I taught in a mixture of English and Japanese for over ten years until I closed my school temporarily to attend graduate school in Tokyo. At university, immersing myself in the formal study of SLA (second language acquisition), I began to scrutinize my own teaching style according to the empirical studies I read. What were “principles” exactly, and did I have them? What kind of practical changes could I make when I re-opened my school to ensure that students were actually acquiring language and not just enjoying the songs and games? I was especially curious to see what SLA research had to say about ESL and EFL teachers’ use of  their students’ mother tongue, but there seemed to be no clear answers. My Rod Ellis survey of the history of SLA research included several studies of teachers who used their students’ L1 to teach English. Ellis summarized the findings by suggesting that when it was easier to use the students’ mother tongue many teachers did so, switching back and forth between languages at their own convenience… gulp … just as I had been doing??

Finishing up my TESOL degree, I was determined to give my students more and richer input in English and to challenge them to work out meaning for themselves rather than handing them the explanation in Japanese. Yet when I re-opened my school seven months ago, I chose not to teach by total immersion, but instead to set clear boundaries for language use. Here’s basically how it works.

Lessons begin with a circle time on a large, soft carpet; that’s the “All English area”, where I work on communicating rather than “teaching” per se. Students expect to listen to and respond in English and, though the first few weeks were pretty hairy, it’s not such a big deal now. Why had I not believed my students could do this in the first place? For me, the most miraculous part about the carpet time is that even the youngest children are relaxed and well-behaved without physical place markers such as chairs or cushions to sit on. They come closer naturally when they’re interested in a book or an object, and move back a bit when they need their own space. Since the carpet time is about communication in English, I have stopped using the phrase “Repeat after me!” Actually, it’s a huge relief, as those words never came naturally to me in the first place. Communication is about give-and-take rather than repetition, which in the case of small children takes care of itself through songs and chants. And so I spend the first 30 to 45 minutes of each lesson (depending on the age of the students) turning myself inside out in order to be intelligible and interesting to my students, and to draw out appropriate, enthusiastic responses. My friend Scott calls this “Emotional Positioning”, and when the lesson content is genuinely interesting and meaningful to my students, I know it by their response.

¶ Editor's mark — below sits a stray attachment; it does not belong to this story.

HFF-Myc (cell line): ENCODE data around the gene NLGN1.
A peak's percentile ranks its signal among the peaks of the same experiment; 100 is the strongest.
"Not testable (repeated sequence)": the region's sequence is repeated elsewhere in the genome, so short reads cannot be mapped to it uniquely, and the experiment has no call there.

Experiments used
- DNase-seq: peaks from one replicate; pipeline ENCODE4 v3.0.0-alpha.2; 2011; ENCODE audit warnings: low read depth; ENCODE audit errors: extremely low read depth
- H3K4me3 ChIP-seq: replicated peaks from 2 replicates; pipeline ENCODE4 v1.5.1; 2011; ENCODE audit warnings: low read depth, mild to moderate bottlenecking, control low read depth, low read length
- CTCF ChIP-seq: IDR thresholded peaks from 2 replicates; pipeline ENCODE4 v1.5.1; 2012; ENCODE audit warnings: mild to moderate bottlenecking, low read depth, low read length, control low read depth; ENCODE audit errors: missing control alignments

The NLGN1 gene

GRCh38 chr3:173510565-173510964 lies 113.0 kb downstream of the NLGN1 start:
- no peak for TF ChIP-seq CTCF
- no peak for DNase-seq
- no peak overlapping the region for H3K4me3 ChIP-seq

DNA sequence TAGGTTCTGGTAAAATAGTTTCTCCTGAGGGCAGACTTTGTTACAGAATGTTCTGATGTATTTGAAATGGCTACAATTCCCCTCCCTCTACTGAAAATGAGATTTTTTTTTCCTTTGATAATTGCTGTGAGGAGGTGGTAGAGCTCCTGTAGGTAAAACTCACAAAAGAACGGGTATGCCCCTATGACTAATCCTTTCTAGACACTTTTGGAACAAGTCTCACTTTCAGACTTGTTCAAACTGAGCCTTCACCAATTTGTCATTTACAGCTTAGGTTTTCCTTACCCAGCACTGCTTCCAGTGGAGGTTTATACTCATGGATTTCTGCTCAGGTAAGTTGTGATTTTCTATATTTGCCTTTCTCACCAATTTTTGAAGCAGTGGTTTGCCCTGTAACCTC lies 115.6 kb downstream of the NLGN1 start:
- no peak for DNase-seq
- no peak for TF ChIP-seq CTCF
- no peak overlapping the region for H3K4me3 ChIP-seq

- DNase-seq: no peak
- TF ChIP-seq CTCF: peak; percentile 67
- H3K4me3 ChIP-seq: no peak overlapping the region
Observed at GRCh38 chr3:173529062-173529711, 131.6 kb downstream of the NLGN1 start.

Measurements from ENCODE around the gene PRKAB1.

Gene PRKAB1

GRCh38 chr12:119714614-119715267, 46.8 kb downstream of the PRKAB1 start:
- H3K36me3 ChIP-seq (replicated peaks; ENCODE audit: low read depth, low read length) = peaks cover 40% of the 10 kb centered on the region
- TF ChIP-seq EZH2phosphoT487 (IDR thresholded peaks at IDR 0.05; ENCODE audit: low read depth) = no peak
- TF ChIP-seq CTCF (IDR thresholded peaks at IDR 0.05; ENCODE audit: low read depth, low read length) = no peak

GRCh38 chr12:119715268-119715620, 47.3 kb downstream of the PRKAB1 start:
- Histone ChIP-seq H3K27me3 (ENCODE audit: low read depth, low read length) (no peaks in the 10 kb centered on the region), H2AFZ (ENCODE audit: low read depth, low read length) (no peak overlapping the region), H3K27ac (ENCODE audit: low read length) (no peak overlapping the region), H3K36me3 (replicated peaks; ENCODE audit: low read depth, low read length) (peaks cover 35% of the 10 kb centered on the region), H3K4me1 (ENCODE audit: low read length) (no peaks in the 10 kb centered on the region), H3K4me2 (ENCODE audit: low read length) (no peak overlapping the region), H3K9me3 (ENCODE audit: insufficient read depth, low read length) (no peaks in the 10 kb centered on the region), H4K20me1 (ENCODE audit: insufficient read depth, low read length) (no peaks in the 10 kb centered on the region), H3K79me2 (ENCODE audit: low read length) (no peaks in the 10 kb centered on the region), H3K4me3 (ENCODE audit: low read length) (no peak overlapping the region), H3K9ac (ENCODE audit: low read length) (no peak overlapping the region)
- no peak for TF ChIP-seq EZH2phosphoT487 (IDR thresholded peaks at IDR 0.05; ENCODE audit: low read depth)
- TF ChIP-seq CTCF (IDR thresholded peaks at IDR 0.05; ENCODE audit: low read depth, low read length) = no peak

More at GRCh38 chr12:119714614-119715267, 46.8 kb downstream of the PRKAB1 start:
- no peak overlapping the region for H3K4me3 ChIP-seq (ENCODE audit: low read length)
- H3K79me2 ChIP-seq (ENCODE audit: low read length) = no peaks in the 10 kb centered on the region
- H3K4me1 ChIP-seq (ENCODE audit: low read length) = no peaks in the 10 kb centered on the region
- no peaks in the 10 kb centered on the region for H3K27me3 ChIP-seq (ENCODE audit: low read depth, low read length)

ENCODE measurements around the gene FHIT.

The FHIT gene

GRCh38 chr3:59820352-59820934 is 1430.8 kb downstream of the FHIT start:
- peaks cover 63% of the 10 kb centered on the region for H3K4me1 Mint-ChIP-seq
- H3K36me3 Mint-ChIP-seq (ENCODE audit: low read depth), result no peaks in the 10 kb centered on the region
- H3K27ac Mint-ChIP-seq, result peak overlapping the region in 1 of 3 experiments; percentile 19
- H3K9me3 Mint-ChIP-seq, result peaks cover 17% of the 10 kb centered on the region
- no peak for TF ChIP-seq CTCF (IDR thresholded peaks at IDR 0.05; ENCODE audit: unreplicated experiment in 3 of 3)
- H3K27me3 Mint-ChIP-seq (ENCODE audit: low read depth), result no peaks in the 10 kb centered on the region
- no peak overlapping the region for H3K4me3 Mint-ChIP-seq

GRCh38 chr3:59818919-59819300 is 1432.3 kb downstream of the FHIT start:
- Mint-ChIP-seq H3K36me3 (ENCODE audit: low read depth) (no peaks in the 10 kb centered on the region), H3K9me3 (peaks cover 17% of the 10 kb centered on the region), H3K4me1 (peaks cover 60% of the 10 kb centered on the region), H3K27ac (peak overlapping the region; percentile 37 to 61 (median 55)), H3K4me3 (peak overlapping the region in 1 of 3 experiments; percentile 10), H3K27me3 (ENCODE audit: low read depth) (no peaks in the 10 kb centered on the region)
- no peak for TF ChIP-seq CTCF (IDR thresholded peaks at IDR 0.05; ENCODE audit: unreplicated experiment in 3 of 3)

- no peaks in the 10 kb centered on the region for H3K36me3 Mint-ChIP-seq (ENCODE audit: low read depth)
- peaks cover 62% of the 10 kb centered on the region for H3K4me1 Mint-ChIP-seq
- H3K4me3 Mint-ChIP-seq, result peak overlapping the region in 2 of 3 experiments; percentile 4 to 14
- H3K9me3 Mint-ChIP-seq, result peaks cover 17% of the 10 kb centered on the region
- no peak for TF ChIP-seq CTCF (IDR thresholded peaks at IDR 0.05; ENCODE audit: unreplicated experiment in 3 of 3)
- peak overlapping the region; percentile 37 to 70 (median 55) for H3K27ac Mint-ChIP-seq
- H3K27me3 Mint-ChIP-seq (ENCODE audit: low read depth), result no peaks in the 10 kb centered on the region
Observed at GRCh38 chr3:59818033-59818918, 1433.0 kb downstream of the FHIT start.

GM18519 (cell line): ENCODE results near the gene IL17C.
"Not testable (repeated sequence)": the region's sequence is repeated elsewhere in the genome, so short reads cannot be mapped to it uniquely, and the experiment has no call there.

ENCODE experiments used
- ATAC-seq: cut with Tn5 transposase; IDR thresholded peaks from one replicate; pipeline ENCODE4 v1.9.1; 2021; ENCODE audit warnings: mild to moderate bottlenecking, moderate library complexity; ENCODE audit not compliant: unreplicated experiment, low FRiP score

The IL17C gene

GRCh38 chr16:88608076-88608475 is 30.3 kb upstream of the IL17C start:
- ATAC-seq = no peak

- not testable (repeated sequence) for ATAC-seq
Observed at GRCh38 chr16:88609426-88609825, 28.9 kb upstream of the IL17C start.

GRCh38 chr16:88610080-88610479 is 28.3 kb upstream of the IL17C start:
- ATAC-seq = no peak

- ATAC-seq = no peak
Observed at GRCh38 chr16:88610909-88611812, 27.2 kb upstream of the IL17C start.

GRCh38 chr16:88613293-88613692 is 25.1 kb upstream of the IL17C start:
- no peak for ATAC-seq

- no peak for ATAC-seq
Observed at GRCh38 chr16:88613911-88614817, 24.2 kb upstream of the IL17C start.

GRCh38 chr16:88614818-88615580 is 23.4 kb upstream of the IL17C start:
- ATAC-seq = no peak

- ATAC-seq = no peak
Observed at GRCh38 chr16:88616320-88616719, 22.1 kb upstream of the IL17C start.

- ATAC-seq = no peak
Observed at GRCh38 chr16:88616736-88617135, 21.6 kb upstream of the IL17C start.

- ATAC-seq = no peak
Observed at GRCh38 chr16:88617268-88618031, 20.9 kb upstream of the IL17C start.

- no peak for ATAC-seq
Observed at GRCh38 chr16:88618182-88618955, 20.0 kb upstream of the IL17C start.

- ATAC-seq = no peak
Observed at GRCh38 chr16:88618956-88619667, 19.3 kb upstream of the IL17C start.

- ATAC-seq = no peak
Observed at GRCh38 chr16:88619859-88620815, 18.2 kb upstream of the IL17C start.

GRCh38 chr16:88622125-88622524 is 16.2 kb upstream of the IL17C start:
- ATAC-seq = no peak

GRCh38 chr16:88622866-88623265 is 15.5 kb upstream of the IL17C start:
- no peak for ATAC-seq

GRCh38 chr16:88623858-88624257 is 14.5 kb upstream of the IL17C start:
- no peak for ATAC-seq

From the carpet, we move to the table for a short snack break. As the students eat rice crackers and drink tea, they exchange stories from their various elementary schools… in Japanese. This is not only allowed but encouraged as group bonding time and also as fodder for my carpet time lessons. I get a feel for what the kids are interested in and what excites them. It’s also a brain break after the intense concentration of the immersion session.

And lastly, we move to the “Phonics Area”, where I use both English and Japanese to tell silly stories about alphabet shapes, guide students through pronunciation challenges, and help them to decode (or code) words and sentences. They’re allowed to use Japanese to ask and answer questions, but mostly they’re absorbed in the sounds of English and engaged in matching them to written words or transcribing them into writing.